As it happened, the photo op humiliation was the very same weekend Stronach was talking to the Liberals about crossing the floor. (This information came from John Ibbitson in the Globe and Mail.) Do you suppose the humiliation might have been a factor in her ultimate decision?

    I am summing this up as acting on pragmatic grounds. Stronach moved from a party where she was no longer welcome to a party where she was eagerly courted.

    The third interpretation may have the most merit of the three. Then Stronach’s explanation is mere window dressing to put her decision in a good light, and Harper’s interpretation is mere window dressing to put her decision in a bad light.

    That said, it is impossible to know what motivates people to do what they do. Half the time we aren’t even clear on our own motives.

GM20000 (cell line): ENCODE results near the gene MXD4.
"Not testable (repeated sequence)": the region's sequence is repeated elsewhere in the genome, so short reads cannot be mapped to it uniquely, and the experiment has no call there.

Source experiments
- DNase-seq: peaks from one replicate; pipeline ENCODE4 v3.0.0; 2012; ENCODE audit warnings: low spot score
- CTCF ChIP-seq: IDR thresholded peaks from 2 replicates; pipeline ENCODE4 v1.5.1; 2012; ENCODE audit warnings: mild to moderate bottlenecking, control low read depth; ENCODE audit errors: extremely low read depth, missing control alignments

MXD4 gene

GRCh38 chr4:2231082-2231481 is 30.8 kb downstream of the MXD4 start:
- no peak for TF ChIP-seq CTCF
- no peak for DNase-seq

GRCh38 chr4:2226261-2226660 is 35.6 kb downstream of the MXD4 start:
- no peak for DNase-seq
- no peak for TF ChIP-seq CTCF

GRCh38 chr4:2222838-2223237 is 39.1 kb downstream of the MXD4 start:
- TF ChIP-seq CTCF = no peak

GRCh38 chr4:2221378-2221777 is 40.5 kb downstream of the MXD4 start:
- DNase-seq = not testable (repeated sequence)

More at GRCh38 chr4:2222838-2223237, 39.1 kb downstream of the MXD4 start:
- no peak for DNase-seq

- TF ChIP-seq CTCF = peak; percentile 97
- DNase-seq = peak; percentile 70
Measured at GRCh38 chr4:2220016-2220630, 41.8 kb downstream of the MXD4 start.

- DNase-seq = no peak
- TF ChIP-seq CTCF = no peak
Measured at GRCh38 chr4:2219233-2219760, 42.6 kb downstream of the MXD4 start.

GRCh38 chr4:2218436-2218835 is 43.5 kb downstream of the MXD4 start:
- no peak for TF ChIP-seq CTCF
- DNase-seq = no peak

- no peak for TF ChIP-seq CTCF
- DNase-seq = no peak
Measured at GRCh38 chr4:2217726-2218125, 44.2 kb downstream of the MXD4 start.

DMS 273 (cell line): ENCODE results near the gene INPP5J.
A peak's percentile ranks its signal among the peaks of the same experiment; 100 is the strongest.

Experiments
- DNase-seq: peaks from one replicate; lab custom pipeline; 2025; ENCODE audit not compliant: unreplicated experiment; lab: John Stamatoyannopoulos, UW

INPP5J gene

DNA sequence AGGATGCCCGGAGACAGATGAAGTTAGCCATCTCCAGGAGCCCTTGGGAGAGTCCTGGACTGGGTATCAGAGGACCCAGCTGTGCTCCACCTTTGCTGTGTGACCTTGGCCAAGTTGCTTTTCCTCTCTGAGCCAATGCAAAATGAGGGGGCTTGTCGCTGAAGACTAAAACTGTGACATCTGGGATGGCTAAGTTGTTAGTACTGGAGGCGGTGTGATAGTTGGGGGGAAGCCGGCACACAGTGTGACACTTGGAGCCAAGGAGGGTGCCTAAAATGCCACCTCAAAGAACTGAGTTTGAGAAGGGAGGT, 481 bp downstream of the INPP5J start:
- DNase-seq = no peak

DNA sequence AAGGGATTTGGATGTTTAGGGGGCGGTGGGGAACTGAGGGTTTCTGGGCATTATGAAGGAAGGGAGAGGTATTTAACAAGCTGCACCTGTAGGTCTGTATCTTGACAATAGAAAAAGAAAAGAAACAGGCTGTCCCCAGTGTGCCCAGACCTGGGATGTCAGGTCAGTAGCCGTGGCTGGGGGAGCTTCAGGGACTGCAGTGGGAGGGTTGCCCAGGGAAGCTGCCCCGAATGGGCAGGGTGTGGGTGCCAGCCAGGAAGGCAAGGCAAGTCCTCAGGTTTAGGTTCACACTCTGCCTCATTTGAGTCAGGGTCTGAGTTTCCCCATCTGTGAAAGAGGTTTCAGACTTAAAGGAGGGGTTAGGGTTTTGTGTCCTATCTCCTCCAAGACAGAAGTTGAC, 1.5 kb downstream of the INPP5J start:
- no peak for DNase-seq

So go ahead, defend your interpretation. But don’t claim to know that Option (2) is the only valid possibility.

  4. Never knew she was painted in a bad light in terms of “how not to do a photo op”.

    I still believe Stronach’s “ambition” may be from her short attention span, which I pointed out. How else to explain Stronach’s need to change employment responsibilities so many times in such few years?

    However, lets also look at her need to be in the limelight. As head of Magna, she was in the news off and on for quite a few years even being declared by a magazine to be “Canadian Businesswoman of the Year” (I have to check which magazine it was, but she or her handlers brag about it a bit).

    Her rise to political stardom might also be needed to keep her face in the media. Why? Because the media had moved on from covering her accomplishements as head of Magna.

    Painted in a bad light, that might also be another theory that would work as well.

    On principle? I wonder if she considered the fact that her constituency voted for the Conservatives in protest against the Sponsorship Scandal. I believe she did considering she is now in charge of implementing the commission’s recommendations. This seems a little fuzzy considering she was just recently elected as a Conservative. So if she agreed more with the Liberals, why didn’t she run for the Liberals? The Conservatives in the Newmarket-Aurora riding did have another Conservative nomination candidate to choose from, Lois Brown.